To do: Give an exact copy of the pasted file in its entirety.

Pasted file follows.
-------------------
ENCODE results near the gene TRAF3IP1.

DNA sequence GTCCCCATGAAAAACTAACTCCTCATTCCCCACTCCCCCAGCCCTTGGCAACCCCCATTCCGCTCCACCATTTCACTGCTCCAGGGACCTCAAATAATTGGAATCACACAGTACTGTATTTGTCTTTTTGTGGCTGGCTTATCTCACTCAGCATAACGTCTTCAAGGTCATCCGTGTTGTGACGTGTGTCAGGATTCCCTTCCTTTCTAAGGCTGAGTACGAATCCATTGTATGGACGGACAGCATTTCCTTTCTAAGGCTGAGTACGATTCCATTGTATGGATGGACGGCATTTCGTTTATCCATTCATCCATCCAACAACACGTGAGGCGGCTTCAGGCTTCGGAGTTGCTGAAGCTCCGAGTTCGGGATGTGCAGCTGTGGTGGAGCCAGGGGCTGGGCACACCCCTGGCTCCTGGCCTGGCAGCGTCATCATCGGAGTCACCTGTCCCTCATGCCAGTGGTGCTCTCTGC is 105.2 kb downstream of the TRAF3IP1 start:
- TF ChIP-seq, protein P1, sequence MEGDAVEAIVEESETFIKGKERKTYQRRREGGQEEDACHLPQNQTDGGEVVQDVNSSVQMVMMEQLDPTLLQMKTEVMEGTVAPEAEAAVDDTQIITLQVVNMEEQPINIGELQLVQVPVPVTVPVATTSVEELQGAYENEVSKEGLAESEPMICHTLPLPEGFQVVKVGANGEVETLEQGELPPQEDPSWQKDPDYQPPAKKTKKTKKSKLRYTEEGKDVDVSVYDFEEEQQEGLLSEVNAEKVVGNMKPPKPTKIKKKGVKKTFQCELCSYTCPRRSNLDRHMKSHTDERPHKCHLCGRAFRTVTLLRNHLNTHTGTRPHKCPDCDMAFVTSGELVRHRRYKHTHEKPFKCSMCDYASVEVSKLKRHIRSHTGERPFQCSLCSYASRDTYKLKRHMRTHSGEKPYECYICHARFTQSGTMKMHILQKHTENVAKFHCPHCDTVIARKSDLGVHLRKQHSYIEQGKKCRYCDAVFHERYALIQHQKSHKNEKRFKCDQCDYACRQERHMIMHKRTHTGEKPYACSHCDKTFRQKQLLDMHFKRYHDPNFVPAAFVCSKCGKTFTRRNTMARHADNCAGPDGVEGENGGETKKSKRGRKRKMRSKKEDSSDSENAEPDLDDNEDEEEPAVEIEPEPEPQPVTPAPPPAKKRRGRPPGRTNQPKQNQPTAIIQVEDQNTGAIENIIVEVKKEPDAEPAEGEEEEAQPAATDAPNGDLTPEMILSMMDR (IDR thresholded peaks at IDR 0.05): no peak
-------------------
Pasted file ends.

ENCODE results near the gene TRAF3IP1.

DNA sequence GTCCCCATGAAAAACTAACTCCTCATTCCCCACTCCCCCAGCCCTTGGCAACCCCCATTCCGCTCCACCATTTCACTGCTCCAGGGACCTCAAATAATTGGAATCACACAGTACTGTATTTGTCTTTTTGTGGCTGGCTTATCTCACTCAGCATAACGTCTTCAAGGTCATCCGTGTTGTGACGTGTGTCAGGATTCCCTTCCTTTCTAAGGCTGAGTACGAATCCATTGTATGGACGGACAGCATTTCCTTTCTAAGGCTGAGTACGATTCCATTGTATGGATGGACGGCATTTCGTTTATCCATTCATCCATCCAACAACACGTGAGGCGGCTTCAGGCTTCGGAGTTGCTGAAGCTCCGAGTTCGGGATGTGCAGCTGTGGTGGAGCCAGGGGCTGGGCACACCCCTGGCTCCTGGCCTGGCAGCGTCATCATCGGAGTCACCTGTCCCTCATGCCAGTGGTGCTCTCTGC is 105.2 kb downstream of the TRAF3IP1 start:
- TF ChIP-seq, protein P1, sequence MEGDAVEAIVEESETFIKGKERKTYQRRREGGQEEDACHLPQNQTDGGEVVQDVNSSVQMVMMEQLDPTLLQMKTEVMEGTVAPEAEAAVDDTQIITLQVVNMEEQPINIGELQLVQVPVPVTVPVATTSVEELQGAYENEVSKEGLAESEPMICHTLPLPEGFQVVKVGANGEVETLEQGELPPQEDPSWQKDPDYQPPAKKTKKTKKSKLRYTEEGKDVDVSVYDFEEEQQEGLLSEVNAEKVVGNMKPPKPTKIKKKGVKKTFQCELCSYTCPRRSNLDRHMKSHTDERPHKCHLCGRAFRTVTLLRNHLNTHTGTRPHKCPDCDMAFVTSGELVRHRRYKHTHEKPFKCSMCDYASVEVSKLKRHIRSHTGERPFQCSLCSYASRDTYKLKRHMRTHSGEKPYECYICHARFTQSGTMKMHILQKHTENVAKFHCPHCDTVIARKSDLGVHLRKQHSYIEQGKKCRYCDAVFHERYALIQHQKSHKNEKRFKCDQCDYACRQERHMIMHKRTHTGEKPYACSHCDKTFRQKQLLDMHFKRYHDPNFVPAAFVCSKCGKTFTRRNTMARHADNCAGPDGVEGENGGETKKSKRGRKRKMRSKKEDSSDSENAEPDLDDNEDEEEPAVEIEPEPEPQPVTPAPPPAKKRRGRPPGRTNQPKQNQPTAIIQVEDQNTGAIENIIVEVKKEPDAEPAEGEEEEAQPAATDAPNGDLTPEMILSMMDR (IDR thresholded peaks at IDR 0.05): no peak